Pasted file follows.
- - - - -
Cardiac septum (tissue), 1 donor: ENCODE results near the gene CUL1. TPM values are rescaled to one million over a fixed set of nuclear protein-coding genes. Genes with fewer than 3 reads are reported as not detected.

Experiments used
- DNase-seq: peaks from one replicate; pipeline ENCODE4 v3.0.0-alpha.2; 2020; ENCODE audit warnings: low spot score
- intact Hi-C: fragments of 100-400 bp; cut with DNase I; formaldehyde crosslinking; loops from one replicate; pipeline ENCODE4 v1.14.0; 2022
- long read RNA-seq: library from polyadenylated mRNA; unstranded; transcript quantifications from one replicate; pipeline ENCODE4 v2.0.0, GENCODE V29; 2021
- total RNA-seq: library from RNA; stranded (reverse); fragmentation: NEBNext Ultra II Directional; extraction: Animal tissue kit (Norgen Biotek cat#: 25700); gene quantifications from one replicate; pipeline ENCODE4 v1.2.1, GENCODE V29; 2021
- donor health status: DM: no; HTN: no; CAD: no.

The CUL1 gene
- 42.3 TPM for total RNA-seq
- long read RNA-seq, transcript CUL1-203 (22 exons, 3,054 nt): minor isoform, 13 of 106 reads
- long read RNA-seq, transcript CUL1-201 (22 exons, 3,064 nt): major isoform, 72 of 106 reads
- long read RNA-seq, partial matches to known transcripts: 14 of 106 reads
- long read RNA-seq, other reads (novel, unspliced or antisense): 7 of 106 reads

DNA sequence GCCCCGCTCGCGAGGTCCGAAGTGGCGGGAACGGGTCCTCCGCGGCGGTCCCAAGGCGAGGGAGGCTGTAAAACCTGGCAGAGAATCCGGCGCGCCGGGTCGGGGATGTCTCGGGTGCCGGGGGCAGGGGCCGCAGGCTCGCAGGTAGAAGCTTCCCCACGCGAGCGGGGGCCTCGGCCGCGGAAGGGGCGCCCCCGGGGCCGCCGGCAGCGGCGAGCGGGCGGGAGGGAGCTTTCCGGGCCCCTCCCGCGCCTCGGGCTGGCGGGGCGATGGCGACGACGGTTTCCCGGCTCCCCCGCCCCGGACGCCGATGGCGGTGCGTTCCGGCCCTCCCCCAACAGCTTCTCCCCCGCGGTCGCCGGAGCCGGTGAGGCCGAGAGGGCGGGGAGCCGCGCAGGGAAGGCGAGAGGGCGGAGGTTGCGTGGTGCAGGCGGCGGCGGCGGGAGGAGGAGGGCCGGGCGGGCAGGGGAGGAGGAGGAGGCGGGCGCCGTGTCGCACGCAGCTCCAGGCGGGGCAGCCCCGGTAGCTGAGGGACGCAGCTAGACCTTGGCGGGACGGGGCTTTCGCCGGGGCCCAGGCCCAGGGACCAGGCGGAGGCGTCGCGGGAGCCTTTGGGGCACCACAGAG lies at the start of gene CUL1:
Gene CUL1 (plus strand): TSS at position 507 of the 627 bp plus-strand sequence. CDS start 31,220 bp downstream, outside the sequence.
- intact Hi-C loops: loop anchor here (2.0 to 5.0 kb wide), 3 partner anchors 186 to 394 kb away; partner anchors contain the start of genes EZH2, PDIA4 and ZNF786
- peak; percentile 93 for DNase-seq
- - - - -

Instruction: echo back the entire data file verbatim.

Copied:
Cardiac septum (tissue), 1 donor: ENCODE results near the gene CUL1. TPM values are rescaled to one million over a fixed set of nuclear protein-coding genes. Genes with fewer than 3 reads are reported as not detected.

Experiments used
- DNase-seq: peaks from one replicate; pipeline ENCODE4 v3.0.0-alpha.2; 2020; ENCODE audit warnings: low spot score
- intact Hi-C: fragments of 100-400 bp; cut with DNase I; formaldehyde crosslinking; loops from one replicate; pipeline ENCODE4 v1.14.0; 2022
- long read RNA-seq: library from polyadenylated mRNA; unstranded; transcript quantifications from one replicate; pipeline ENCODE4 v2.0.0, GENCODE V29; 2021
- total RNA-seq: library from RNA; stranded (reverse); fragmentation: NEBNext Ultra II Directional; extraction: Animal tissue kit (Norgen Biotek cat#: 25700); gene quantifications from one replicate; pipeline ENCODE4 v1.2.1, GENCODE V29; 2021
- donor health status: DM: no; HTN: no; CAD: no.

The CUL1 gene
- 42.3 TPM for total RNA-seq
- long read RNA-seq, transcript CUL1-203 (22 exons, 3,054 nt): minor isoform, 13 of 106 reads
- long read RNA-seq, transcript CUL1-201 (22 exons, 3,064 nt): major isoform, 72 of 106 reads
- long read RNA-seq, partial matches to known transcripts: 14 of 106 reads
- long read RNA-seq, other reads (novel, unspliced or antisense): 7 of 106 reads

DNA sequence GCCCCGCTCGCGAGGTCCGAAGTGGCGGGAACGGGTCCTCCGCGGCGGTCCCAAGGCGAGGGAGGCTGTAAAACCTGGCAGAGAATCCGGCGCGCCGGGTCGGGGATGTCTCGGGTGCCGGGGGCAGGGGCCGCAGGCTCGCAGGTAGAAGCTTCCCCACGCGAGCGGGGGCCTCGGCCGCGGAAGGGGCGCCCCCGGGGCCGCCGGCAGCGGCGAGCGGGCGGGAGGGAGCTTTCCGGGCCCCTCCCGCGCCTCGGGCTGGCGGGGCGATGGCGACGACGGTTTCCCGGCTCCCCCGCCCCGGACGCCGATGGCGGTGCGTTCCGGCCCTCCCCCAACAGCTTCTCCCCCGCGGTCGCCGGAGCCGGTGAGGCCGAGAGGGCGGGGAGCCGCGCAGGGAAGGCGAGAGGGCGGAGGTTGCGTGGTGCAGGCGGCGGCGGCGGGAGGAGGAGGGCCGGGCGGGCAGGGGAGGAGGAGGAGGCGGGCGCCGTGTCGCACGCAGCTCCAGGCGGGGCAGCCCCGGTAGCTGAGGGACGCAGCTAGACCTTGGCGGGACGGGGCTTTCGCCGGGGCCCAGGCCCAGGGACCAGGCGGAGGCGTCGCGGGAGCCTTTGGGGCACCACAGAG lies at the start of gene CUL1:
Gene CUL1 (plus strand): TSS at position 507 of the 627 bp plus-strand sequence. CDS start 31,220 bp downstream, outside the sequence.
- intact Hi-C loops: loop anchor here (2.0 to 5.0 kb wide), 3 partner anchors 186 to 394 kb away; partner anchors contain the start of genes EZH2, PDIA4 and ZNF786
- peak; percentile 93 for DNase-seq